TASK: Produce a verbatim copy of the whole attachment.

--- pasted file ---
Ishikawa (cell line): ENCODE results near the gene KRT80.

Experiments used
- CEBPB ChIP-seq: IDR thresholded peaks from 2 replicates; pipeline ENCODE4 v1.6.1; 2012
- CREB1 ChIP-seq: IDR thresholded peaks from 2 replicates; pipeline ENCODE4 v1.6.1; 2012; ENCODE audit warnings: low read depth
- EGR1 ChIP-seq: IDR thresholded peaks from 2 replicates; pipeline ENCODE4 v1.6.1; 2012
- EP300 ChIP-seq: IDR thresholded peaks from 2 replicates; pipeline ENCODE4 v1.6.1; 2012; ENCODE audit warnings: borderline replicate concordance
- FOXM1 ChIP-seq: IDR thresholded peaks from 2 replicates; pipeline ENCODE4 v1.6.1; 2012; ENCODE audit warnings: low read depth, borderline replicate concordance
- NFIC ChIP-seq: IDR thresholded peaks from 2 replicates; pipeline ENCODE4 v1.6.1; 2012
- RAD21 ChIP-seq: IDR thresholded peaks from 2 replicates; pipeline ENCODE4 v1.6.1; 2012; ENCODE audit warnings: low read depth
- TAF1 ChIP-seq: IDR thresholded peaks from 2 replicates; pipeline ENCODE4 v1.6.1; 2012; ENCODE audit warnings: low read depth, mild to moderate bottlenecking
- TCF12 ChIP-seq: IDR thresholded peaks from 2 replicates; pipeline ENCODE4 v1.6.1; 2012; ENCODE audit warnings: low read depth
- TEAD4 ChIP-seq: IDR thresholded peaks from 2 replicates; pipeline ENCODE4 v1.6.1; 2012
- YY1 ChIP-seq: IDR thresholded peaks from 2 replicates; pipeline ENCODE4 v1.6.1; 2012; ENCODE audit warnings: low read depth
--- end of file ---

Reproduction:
Ishikawa (cell line): ENCODE results near the gene KRT80.

Experiments used
- CEBPB ChIP-seq: IDR thresholded peaks from 2 replicates; pipeline ENCODE4 v1.6.1; 2012
- CREB1 ChIP-seq: IDR thresholded peaks from 2 replicates; pipeline ENCODE4 v1.6.1; 2012; ENCODE audit warnings: low read depth
- EGR1 ChIP-seq: IDR thresholded peaks from 2 replicates; pipeline ENCODE4 v1.6.1; 2012
- EP300 ChIP-seq: IDR thresholded peaks from 2 replicates; pipeline ENCODE4 v1.6.1; 2012; ENCODE audit warnings: borderline replicate concordance
- FOXM1 ChIP-seq: IDR thresholded peaks from 2 replicates; pipeline ENCODE4 v1.6.1; 2012; ENCODE audit warnings: low read depth, borderline replicate concordance
- NFIC ChIP-seq: IDR thresholded peaks from 2 replicates; pipeline ENCODE4 v1.6.1; 2012
- RAD21 ChIP-seq: IDR thresholded peaks from 2 replicates; pipeline ENCODE4 v1.6.1; 2012; ENCODE audit warnings: low read depth
- TAF1 ChIP-seq: IDR thresholded peaks from 2 replicates; pipeline ENCODE4 v1.6.1; 2012; ENCODE audit warnings: low read depth, mild to moderate bottlenecking
- TCF12 ChIP-seq: IDR thresholded peaks from 2 replicates; pipeline ENCODE4 v1.6.1; 2012; ENCODE audit warnings: low read depth
- TEAD4 ChIP-seq: IDR thresholded peaks from 2 replicates; pipeline ENCODE4 v1.6.1; 2012
- YY1 ChIP-seq: IDR thresholded peaks from 2 replicates; pipeline ENCODE4 v1.6.1; 2012; ENCODE audit warnings: low read depth